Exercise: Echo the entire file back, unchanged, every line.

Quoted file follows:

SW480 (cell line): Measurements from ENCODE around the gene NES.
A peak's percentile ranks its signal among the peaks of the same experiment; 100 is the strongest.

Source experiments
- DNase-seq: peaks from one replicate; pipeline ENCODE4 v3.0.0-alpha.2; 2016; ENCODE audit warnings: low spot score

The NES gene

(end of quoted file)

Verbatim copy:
SW480 (cell line): Measurements from ENCODE around the gene NES.
A peak's percentile ranks its signal among the peaks of the same experiment; 100 is the strongest.

Source experiments
- DNase-seq: peaks from one replicate; pipeline ENCODE4 v3.0.0-alpha.2; 2016; ENCODE audit warnings: low spot score

The NES gene